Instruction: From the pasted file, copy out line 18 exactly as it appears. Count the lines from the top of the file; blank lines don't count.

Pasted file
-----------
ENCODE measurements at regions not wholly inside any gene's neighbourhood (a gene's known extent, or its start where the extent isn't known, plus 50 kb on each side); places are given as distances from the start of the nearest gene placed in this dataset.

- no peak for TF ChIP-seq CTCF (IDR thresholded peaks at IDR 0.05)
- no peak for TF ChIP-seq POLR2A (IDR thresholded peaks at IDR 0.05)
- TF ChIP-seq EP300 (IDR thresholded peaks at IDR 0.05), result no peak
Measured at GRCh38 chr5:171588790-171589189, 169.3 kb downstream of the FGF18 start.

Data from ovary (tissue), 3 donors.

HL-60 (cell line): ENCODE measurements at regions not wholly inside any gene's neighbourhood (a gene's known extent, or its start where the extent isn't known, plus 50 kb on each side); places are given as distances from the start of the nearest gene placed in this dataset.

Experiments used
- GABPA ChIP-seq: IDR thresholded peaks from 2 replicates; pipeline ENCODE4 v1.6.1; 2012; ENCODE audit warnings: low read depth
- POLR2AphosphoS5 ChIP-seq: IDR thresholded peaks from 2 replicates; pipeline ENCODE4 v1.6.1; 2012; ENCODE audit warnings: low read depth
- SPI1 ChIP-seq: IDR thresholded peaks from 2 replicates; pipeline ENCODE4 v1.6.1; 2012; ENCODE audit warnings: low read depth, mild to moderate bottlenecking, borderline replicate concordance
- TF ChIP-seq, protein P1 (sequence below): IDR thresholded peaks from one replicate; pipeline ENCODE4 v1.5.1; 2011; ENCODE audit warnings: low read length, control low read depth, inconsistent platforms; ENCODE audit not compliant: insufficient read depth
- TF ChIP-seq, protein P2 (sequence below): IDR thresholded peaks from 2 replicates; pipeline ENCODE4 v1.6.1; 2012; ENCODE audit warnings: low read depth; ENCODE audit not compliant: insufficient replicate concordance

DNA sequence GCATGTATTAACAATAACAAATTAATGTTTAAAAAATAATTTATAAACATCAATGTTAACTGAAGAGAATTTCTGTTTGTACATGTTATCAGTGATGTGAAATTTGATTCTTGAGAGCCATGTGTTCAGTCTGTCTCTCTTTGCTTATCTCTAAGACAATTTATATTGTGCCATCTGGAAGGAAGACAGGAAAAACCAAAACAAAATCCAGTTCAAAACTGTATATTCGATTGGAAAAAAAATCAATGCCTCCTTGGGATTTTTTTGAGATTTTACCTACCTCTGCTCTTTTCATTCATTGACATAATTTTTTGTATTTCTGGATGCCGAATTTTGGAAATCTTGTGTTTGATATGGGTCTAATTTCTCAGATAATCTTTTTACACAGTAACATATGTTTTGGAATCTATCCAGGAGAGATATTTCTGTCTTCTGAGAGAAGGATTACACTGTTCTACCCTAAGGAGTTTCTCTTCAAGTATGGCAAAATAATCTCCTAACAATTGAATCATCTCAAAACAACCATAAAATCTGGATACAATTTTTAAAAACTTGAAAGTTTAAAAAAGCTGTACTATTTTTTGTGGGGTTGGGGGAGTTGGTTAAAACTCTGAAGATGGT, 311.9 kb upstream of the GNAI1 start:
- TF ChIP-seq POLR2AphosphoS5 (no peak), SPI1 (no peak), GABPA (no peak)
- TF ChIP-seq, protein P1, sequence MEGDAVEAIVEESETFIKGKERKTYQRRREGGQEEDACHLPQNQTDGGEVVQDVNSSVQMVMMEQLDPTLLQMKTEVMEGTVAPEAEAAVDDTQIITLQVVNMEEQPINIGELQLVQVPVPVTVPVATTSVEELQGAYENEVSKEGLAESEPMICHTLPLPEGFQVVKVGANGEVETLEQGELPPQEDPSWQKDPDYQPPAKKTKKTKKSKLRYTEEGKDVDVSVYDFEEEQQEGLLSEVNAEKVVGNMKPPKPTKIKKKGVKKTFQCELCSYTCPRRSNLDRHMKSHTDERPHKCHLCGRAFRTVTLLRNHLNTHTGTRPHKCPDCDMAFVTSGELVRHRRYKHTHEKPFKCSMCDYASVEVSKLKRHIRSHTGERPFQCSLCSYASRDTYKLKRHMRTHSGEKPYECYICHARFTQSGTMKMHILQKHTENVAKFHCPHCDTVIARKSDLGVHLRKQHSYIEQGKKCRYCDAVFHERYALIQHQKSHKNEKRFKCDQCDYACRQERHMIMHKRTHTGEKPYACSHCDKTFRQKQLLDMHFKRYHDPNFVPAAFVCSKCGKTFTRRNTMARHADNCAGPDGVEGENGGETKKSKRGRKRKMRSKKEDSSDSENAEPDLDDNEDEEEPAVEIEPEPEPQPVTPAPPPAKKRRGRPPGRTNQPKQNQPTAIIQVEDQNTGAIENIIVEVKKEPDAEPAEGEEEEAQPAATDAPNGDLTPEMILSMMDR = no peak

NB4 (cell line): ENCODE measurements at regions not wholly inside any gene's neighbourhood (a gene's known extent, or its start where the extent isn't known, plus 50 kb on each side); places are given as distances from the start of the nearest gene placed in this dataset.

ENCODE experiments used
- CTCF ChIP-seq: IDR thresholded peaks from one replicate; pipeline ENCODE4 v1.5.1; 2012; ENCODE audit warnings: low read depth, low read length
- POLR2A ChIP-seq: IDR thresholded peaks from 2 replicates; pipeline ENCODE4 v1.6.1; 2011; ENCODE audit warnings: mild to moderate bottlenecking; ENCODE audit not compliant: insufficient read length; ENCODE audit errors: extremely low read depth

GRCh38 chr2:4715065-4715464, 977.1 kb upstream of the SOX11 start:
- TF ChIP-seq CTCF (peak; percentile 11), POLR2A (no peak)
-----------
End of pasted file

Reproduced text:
ENCODE experiments used